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IRA Rollovers Hit Record Pace, Still Accelerating: Study

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What You Need to Know

  • Rising markets and job movement due to the pandemic are driving these moves, according to the Secure Retirement Institute.
  • Rollovers are expected to increase even more in the next five years.
  • Financial professionals were the largest influence in directing the move from DC plans.

Defined contribution savings are being rolled into IRAs at a record rate, largely due to the pandemic’s impact on job dislocation, according to a study by LIMRA’s Secure Retirement Institute. The study looked at what drove investors to make these decisions and who had the greatest influence in the decision.

Typically, DC plan participants who retire or change jobs roll more than $500 billion a year into IRAs, according to the study, which predicts rollovers will exceed $760 billion annually within five years. In 2019, rollovers were $565 billion, while in 2020, the pandemic year in which millions lost jobs, $623 billion was rolled over.

Much of this growth is due to “the accrual of balances in workplace savings plans,” but these “rollovers rank among the largest financial transactions Americans will make,” the study notes.

The study, “Money in Motion: Understanding the Dynamics of the IRA Rollover Market,” found that six in 10 of investors ages 40 to 75 who recently left jobs moved their DC plan savings into IRAs.

It also found that a majority of those (51%) spoke with financial professionals before rolling over the balance. Older investors (ages 65 to 75) were more likely (56%) to speak with a financial professional than younger ones.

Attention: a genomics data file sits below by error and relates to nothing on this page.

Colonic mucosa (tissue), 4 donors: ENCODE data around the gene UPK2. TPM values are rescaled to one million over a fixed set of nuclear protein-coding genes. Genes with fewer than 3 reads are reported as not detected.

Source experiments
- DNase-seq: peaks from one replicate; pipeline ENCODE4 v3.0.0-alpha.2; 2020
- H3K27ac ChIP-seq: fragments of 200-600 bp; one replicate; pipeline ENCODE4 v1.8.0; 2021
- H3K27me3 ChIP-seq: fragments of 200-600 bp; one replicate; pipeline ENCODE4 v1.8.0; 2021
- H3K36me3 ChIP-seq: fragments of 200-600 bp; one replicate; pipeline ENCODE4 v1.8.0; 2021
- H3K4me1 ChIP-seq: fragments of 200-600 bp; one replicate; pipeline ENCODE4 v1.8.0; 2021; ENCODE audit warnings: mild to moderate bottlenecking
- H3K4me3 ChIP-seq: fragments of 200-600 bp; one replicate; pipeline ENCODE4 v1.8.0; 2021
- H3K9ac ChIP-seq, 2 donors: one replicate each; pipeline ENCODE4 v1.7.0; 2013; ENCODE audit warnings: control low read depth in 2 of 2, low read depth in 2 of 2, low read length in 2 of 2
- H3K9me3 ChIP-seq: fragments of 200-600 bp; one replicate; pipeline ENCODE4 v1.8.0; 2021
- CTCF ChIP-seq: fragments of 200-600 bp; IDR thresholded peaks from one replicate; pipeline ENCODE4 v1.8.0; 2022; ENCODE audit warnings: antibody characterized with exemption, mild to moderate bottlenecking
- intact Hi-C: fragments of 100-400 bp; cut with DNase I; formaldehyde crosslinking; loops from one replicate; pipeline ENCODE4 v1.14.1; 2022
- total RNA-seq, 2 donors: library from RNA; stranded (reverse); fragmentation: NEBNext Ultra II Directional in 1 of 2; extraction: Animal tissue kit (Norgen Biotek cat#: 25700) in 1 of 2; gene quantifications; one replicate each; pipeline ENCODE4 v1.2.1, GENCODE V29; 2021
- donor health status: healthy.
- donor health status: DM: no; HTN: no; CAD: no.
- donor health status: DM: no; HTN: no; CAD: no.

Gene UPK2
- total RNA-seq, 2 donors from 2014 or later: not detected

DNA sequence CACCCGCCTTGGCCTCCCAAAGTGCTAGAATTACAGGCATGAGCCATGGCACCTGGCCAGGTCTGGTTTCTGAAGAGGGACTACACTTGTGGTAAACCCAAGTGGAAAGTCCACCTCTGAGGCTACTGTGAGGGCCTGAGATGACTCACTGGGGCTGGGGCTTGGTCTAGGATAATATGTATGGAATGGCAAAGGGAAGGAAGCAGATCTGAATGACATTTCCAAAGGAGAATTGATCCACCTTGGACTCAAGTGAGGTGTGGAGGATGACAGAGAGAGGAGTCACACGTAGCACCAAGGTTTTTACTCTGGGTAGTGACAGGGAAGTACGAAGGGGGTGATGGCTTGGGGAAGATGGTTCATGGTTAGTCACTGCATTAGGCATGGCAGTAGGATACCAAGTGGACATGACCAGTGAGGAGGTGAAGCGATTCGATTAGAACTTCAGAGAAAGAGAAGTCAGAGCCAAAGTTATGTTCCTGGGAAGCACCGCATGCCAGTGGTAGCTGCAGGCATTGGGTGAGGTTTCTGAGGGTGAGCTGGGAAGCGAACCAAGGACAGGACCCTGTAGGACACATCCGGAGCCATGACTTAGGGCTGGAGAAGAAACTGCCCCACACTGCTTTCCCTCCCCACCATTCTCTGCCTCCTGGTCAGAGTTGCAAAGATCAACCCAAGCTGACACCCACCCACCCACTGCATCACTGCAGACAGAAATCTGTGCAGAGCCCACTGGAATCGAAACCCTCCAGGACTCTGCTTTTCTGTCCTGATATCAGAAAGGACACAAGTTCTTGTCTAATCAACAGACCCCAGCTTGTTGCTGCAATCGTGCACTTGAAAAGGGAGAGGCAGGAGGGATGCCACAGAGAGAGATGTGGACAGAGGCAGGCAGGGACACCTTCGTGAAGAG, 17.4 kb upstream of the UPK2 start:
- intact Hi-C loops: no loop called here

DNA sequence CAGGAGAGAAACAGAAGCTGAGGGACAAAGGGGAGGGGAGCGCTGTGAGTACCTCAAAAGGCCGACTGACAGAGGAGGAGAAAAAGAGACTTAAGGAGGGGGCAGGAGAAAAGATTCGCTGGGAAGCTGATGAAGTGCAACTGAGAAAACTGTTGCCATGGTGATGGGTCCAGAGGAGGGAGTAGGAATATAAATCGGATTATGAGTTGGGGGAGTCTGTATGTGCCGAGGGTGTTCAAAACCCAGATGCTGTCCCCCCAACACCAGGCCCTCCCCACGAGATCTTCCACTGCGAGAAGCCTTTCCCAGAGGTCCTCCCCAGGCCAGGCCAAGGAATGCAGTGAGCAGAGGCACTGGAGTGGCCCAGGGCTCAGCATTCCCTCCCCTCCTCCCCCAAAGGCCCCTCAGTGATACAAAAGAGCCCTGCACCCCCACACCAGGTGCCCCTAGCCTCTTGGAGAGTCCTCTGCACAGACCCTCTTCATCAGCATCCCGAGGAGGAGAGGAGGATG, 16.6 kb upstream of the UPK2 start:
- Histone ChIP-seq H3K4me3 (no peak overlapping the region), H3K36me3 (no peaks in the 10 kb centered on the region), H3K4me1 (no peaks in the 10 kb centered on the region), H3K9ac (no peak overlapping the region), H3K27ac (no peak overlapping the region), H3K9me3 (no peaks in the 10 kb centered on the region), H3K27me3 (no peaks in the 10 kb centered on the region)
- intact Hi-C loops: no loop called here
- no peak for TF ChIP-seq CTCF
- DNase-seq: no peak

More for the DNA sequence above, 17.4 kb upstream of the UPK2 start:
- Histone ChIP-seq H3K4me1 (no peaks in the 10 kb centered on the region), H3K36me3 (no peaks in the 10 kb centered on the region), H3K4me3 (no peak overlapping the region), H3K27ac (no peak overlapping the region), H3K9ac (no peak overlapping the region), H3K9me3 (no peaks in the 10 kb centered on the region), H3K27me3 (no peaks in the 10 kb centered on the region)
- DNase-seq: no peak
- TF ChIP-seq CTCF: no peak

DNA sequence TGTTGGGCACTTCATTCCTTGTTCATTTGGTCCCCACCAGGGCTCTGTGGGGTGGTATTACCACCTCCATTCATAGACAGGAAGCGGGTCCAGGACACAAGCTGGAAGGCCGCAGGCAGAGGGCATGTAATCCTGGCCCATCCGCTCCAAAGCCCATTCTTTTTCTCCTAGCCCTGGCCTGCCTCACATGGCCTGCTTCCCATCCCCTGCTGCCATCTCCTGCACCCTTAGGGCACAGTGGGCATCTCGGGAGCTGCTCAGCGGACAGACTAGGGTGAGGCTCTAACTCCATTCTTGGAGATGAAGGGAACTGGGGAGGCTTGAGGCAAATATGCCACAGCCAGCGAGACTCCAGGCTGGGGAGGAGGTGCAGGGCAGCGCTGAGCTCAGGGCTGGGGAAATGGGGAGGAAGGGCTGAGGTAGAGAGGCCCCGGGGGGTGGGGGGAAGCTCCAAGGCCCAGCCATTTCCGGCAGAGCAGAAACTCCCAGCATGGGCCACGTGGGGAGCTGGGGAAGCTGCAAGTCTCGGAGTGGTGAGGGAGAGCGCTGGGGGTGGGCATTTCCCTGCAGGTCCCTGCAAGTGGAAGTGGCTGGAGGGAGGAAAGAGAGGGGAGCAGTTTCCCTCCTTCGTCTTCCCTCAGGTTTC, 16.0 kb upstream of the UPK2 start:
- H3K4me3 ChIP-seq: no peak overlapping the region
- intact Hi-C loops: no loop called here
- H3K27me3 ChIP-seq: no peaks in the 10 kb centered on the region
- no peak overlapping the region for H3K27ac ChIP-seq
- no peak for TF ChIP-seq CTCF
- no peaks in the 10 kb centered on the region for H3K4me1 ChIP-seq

The report also found:

  • Most investors (54%) made the decision to roll their DC plan prior to leaving their job, as much as 90 days before.
  • Those with larger balances were “more deliberate” in their moves. In fact, the study found that 68% of those who rolled a balance of $500,000 or more did so before leaving the positions.
  • Twenty-six percent of those who left an employer in the past two years kept the entire balance in the DC plan. Reasons included: convenience, a decision hadn’t been made, the performance in plan was good, they did not need the money and the former plan had good service.

Those who did leave money in a former plan typically were younger and were women. Also, those more likely to leave savings in the DC funds worked at an educational institution, a hospital/health care organization, government employer or an employer of 5,000 employees or more.

However, “These accounts represent future money in motion, as investors may decide to cash out, roll over, transfer, or begin taking income from the account at any point,” said Drew Maresca, research director, Retirement Research, in a statement.

The study also found that only 3% of those who left their job in last two years converted their savings into an annuity. The study states that could reflect “the low availability of this payout options — only 28% of these investors had an annuity payout option.”


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